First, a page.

There have been several instances recently of large companies and organizations restructuring their PR capabilities and, in the process, scrapping their in-house teams in favor of agencies that may provide some necessary fresh thinking.
The opposite has also occurred: An organization decides to stop its work with an agency and turns to a full in-house setup.
The most recent example came this month when Tenet Healthcare, the $8 billion hospital operator that has weathered its share of controversy, announced it had laid off six people and hired Texas-based Public Strategies.
Conversely, over the past several years, the National Education Association (NEA), the largest professional employee group in the US, has gone from relying on outside firms to focusing on an in-house setup and aims to eventually build its staff to more than 40.
Clearly, the first scenario is preferred by agencies. In Public Strategies' case, the business is good enough for the firm to place seven people in Tenet's offices to work on the account full time. Meanwhile, the NEA has made the case that, with an in-house staff, it is able to exercise greater control over outreach and make use of a more energized, dedicated staff.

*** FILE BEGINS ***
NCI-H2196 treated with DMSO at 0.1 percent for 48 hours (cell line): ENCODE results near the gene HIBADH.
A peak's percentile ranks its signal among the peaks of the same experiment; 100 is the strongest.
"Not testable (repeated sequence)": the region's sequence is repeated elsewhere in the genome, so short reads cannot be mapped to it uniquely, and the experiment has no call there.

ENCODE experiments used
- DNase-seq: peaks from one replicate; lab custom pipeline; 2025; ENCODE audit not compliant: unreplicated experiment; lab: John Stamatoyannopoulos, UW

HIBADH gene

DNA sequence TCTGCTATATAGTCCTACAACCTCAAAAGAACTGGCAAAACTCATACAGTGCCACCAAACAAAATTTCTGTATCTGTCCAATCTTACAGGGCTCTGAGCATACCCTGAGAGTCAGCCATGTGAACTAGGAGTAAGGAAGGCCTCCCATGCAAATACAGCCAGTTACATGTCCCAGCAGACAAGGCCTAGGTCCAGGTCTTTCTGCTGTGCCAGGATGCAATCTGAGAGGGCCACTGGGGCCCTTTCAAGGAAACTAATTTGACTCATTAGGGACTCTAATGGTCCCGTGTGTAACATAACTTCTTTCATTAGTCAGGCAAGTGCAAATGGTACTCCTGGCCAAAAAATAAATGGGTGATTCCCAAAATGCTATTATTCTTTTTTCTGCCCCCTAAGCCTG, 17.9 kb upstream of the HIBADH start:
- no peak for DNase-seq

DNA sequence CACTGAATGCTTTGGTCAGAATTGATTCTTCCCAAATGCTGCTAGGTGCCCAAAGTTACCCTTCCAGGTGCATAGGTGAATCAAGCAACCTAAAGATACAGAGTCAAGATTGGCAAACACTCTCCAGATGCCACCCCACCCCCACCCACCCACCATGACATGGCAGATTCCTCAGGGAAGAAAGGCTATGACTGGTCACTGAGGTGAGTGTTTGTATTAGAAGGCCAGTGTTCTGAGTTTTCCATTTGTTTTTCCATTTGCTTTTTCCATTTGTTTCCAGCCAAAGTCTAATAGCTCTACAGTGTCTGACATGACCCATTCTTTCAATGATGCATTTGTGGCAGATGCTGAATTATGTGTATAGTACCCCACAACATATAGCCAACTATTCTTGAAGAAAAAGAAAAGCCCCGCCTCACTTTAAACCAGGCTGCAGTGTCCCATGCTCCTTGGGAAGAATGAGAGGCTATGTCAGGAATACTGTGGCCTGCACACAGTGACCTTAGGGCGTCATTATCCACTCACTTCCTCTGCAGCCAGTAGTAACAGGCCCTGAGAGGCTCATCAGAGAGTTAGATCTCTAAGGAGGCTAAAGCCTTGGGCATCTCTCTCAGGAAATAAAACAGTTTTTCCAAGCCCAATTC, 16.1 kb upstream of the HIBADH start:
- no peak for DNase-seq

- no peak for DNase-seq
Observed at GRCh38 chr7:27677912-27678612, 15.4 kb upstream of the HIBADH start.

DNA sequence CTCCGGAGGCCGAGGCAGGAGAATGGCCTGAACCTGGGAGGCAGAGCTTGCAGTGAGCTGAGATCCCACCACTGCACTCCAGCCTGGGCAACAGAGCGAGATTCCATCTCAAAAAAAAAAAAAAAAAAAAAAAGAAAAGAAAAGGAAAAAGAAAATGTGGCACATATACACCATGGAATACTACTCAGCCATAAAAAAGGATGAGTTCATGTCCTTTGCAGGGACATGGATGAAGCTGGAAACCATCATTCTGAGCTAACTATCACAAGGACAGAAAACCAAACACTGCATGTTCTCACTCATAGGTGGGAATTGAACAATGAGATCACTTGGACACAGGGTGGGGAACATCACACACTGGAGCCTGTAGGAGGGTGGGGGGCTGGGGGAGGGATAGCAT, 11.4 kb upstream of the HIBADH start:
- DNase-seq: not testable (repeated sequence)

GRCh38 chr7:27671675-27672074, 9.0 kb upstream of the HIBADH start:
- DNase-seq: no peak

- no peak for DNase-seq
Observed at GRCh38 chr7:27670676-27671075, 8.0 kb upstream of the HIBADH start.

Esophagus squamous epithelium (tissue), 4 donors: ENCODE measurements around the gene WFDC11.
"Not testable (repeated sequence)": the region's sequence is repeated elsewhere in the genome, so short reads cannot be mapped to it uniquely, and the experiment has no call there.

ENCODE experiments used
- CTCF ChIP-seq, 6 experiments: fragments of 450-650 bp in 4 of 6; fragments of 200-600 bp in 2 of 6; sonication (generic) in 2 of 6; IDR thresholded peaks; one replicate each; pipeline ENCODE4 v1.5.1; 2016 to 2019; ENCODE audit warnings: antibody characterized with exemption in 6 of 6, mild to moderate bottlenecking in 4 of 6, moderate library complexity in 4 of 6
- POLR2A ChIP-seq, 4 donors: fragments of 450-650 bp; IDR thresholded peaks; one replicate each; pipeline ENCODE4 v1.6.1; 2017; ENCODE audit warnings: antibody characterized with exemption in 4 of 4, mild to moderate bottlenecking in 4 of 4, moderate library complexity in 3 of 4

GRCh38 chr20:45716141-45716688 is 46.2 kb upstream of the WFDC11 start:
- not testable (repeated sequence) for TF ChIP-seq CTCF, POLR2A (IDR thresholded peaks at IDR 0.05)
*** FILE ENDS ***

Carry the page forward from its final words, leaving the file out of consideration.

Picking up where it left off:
But what do these examples say about the function of PR and communications' role in driving business strategy overall? The positive take is that PR is being considered more important to corporate decision making than ever before. Whether PR is developed in-house, or an agency is brought in, it must be part of the business plan just as much as manufacturing or human resources.
Still, in an ideal world, a strong in-house team with real organizational relevance would work in partnership with agencies. An effective in-house team can ensure PR has a seat at the table, while the right firm can push a company away from habit and toward effective and even groundbreaking communications.